Regulation of Nucleotide Excision Repair
The Marteijn Lab
DNA Damage and Repair:
The mammalian genome is protected against genotoxic insults by a network of DNA-damage response (DDR) mechanisms including different DNA repair and damage signaling pathways, to remove lesions and to activate cell cycle checkpoints. Nucleotide Excision Repair (NER) is an important DNA repair mechanism able to remove a broad range of different types of helix-distorting DNA lesions. NER protects organisms against DNA damage-induced carcinogenesis and premature aging. Its significance is illustrated by the severe clinical consequences associated with inherited defects in NER. Genetic defects in NER give rise to various photo-sensitive syndromes, which include the cancer-prone disease Xeroderma Pigmentosum (XP), the premature ageing Cockayne’s Syndrome (CS), and the UV-sensitive syndrome (UVSS).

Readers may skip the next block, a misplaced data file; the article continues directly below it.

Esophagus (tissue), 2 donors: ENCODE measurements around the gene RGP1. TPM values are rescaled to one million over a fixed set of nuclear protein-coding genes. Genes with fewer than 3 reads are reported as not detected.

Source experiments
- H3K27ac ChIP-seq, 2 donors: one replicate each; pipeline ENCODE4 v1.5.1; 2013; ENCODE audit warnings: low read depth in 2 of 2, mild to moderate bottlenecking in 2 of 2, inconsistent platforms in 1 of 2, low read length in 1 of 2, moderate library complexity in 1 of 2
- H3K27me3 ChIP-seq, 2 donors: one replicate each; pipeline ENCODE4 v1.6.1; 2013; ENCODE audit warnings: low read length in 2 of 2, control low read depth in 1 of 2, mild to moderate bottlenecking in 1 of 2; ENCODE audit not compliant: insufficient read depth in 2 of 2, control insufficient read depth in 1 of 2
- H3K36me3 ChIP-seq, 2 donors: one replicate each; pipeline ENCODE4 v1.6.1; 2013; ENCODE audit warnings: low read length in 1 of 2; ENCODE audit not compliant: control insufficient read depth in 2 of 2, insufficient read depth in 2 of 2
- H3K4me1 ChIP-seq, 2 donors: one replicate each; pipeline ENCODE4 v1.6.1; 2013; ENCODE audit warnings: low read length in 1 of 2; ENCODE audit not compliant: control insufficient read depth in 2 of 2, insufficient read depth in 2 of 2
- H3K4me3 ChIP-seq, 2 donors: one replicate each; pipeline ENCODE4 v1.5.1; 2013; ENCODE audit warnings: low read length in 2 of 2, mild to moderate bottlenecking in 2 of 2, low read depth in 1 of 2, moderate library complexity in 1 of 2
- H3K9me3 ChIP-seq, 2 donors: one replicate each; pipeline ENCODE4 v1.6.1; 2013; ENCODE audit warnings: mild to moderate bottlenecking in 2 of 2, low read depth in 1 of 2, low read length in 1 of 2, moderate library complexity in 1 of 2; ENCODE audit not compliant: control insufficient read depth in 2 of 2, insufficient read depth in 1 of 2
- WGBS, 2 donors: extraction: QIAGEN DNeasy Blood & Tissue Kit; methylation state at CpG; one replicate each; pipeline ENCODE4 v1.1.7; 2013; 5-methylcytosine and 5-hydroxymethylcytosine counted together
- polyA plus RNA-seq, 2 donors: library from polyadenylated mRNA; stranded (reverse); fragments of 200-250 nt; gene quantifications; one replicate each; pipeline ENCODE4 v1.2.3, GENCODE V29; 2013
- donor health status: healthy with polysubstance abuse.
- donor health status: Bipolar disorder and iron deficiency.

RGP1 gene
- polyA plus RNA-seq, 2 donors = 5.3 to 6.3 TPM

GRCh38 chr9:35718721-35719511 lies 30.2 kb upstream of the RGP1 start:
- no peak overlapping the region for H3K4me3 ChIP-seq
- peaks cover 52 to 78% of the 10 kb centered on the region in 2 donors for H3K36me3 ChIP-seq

Transcription blocking DNA lesions (TBLs) cause cellular dysfunction, senescence and apoptosis, finally resulting in DNA damage induced aging. Cells counteract these deleterious effects by transcription-coupled repair (TCR), which removes RNA polymerase 2 (RNAP2) stalling DNA damage. The severe symptoms associated with inherited TCR defects underscore its importance to health but are strikingly diverse, ranging from mild photosensitivity to severe developmental, neurological and premature aging features. Even though TCR was discovered almost 3 decades ago, surprisingly little is known about the molecular consequence and fate of RNAP2 when stalled at different types of TBLs, how transcription is inhibited and subsequently restarted upon repair. Also why TBLs affect tissues differently and how this relates to aging remains enigmatic.
We apply a multidisciplinary approach to improve our understanding of the molecular mechanism of NER and the impact of NER on biological systems, working from the molecular genetic, biochemical and cell biological level to the level of intact eukaryotic organisms and patients.